Gone Girl by Gillian Flynn takes us into the lives of a young married couple, Nick Dunne and Amy Elliott. The first section of the book--Boy Loses Girl--is told alternately from Nick's perspective in the present when he comes home and discovers his wife is missing and from Amy's perspective in the past through a journal in which she recounts her relationship with Nick. We learn not only about the search for Amy but about the type of people Nick and Amy are.
Nick is an ordinary guy who grew up in North Carthage, Missouri, where he has moved with his wife to help his twin sister care for their dying mother. Both he and his wife had been working in New York as magazine writers, but found themselves unemployed and at loose ends when the call came about Nick's mom. Amy had a more exotic childhood as the daughter of the writers of the "Amazing Amy" series of books. When she meets Nick, her parents have just published "Amazing Amy and the Big Day", which Amy says "[gives] their daughter's namesake what they can't give their daughter: a husband." Amy has not found the transition from New York to Missouri an easy one. She tells us what a novelty she is there as Nick's mother introduces her as having been "born AND raised in New York City, at which point [her mother-in-law's friends] immediately suffer some strange Tourettesian episode: They repeat the words--New York City!--with clasped hands and say something that defies response like, ''That must have been neat!' Or, in reedy voices, they sing New York, New York, rocking side to side with tiny jazz hands." Suffice it to say that the marriage is under a bit of stress.
I'm struggling to figure out what to tell you about this book without giving the plot away. Going with the better safe than sorry approach, all I will say is that it is one amazing ride. Nick and Amy's story has more twists and turns than any roller coaster you can imagine, and the book actually left me breathless as I read faster and faster to find out what was going to happen next. It is as good as thrillers get--and I consider myself quite an aficianado in this regard. Gone Girl is the third book by Gillian Flynn, and I can't wait to get my hands on Sharp Objects and Dark Places. If they are half as good as Gone Girl, I'll be one happy reader.
Before I Go to Sleep by S.J. Watson asks the question, "What are we, if not an accumulation of our memories?" For Christine Lucas, the story's protagonist, the question is not a rhetorical one. Christine suffers from a rare type of amnesia. She has lost both most memories of her earlier life and the ability to retain new memories. The only thing she can remember about who she is and the people around her is what she learns from the moment she wakes up until the moment she goes to sleep. In the opening scene, Christine wakes up in an unfamiliar bedroom. "A dressing gown hangs off the back of the closet door--suitable for a woman, but for one much older than I am....I am not alone. I see an expanse of skin and dark hair, flecked with white. A man. He has his left arm outside the covers and there is a gold band on the third finger of the hand. I suppress a groan. So this one is not only old and gray, I think, but also married. Not only have I screwed a married man, but I have done so in what I am guessing is his home, in the bed he must usually share with his wife..." When Christine slips into the bathroom, she is stunned to look in the mirror and find a face and body that are 25 years older than she imagines. She then sees the photographs taped to the mirror with labels. "Ben, your husband." "Christine." Her screams wake up the man in the bed who calmly tells her that he is her husband, that they have been married for 22 years, and that she suffered head injuries in an accident that resulted in her amnesia.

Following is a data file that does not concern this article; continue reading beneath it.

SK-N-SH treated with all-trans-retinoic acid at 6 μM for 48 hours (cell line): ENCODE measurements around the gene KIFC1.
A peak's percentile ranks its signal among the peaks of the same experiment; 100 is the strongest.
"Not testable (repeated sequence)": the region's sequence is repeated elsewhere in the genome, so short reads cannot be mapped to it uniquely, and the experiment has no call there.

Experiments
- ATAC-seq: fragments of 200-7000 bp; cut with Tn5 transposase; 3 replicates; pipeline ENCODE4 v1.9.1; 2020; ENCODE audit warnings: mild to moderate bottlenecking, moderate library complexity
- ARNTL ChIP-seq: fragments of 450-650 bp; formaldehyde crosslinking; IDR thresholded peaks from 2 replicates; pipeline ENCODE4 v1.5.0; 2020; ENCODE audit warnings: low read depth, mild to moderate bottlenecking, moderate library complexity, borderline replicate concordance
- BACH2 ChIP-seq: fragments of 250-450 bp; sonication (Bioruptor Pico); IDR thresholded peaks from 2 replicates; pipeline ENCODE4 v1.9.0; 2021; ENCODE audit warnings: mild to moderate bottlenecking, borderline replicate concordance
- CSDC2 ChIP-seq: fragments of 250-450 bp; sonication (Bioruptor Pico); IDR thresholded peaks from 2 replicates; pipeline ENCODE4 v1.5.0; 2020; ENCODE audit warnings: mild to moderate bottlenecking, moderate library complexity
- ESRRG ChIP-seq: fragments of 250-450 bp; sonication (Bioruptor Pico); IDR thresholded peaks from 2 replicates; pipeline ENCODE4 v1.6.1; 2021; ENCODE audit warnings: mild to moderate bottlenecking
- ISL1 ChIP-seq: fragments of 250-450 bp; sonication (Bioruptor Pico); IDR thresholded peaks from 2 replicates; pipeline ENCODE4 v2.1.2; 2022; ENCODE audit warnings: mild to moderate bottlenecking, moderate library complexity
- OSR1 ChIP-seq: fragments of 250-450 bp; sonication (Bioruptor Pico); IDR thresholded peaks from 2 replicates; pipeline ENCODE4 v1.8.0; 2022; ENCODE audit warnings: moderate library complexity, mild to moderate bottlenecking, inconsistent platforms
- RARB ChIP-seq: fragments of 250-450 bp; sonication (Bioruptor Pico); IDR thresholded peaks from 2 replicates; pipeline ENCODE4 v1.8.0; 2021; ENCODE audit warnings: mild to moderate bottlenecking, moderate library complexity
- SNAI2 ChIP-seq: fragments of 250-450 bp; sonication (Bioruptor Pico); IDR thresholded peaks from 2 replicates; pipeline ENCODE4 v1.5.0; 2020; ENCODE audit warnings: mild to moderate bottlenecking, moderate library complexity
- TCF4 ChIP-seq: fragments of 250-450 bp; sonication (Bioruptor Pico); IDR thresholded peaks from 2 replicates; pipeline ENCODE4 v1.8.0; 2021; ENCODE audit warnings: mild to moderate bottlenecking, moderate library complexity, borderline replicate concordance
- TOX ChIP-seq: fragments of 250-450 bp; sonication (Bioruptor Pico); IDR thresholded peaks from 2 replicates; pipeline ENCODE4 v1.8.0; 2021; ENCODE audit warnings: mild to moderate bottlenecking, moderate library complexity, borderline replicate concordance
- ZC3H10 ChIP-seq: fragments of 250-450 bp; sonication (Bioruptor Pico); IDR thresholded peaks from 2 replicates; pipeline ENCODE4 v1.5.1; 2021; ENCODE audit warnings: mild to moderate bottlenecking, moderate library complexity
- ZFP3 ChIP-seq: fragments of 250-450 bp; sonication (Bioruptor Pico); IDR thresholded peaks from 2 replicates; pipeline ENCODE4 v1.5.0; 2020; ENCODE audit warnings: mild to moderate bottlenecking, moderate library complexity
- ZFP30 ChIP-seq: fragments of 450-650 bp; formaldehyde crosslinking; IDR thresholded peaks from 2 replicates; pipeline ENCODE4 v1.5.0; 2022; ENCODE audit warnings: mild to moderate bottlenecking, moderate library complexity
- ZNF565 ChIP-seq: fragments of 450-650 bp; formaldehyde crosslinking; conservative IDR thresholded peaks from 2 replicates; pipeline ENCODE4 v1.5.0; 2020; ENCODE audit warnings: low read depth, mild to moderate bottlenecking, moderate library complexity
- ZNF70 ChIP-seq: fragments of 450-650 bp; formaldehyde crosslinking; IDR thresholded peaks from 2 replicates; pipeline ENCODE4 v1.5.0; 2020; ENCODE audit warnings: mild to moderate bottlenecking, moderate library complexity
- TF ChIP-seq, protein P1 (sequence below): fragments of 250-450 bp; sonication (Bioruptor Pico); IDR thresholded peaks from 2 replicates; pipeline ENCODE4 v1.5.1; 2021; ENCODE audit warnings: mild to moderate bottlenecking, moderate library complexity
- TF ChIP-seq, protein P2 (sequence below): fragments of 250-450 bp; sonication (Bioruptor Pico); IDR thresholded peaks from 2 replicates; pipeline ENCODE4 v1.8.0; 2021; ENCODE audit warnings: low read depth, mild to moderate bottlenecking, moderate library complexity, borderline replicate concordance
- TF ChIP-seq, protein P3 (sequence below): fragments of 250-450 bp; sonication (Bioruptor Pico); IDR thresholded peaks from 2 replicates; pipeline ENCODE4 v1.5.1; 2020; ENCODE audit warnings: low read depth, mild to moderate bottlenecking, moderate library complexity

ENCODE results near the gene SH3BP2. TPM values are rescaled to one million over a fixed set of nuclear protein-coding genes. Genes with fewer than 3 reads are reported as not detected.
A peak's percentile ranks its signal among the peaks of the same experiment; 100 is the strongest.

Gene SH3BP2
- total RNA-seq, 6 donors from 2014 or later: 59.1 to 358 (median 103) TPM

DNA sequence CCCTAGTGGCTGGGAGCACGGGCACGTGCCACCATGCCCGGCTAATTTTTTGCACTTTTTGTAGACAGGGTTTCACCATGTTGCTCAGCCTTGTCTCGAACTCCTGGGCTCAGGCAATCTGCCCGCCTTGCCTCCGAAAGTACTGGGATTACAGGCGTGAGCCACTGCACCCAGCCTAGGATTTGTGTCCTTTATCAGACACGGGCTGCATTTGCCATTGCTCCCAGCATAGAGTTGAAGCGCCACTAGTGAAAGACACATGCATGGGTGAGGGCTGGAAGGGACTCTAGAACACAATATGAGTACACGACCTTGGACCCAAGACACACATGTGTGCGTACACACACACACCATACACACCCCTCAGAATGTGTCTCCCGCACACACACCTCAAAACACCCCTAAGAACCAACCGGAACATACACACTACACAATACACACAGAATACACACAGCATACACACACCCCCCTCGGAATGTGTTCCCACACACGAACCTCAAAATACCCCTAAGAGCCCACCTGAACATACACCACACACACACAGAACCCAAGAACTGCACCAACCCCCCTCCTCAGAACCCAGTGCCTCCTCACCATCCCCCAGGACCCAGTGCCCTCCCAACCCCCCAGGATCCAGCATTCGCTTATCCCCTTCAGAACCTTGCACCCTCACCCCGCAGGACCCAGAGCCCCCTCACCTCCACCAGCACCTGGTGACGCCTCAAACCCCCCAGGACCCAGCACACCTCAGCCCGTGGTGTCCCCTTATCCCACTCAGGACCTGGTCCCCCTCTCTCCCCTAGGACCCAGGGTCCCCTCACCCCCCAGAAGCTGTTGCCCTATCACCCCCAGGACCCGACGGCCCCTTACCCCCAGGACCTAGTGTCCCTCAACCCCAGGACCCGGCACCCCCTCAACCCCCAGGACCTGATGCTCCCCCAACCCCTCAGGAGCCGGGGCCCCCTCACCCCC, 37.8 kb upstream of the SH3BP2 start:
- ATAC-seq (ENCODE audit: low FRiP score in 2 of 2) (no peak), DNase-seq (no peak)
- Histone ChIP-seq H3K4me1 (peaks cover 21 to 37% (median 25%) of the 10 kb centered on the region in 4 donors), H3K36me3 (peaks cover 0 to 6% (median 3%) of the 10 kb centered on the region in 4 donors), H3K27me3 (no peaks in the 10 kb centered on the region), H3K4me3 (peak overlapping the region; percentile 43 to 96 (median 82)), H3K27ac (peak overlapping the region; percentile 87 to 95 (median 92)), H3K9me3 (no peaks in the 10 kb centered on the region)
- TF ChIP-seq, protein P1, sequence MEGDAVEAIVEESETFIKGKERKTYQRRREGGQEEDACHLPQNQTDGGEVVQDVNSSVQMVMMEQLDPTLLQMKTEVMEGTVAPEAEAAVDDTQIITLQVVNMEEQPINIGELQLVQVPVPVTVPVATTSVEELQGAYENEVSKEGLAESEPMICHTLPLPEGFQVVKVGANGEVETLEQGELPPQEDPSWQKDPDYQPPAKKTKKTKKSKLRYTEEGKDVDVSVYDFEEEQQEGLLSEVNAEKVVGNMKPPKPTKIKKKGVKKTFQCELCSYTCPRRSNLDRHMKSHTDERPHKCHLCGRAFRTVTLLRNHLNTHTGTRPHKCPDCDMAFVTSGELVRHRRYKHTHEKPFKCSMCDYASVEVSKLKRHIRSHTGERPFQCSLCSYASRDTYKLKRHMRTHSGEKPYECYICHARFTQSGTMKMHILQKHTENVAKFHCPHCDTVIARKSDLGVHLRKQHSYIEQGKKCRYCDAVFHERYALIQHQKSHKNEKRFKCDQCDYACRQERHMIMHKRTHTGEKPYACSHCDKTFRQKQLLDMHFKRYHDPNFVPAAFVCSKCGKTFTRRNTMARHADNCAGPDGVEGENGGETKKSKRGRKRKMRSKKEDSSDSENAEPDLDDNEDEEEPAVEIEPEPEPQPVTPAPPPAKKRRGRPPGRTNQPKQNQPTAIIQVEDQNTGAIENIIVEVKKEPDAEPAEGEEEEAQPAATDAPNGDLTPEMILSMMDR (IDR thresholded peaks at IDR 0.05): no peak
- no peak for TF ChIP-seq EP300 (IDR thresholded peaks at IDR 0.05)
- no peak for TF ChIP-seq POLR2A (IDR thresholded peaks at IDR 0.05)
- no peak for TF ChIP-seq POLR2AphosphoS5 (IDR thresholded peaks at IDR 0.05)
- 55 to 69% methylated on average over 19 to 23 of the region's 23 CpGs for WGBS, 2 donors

The story takes off from there as Christine struggles--daily--to remember her life's experiences. We find out that, unbeknownst to her husband, she is meeting with a neuropsychologist and that she has started keeping a journal to keep track of the things that she learns about herself. Dr. Nash calls her each day to remind her about the journal so that she can retrieve it from its hiding place and read about her own life.
Before I Go to Sleep takes some interesting turns as we travel with Christine on her journey. The story maintained my interest throughout although I did keep wondering why it was classified as a thriller. As I reached the final chapters of the book, it came together in an extremely creepy (yet satisfying) way.
Both Gone Girl and Before I Go to Sleep will keep you guessing until the end. If you enjoy a smart thriller, don't miss out on these two great reads. Trust me--you won't be disappointed.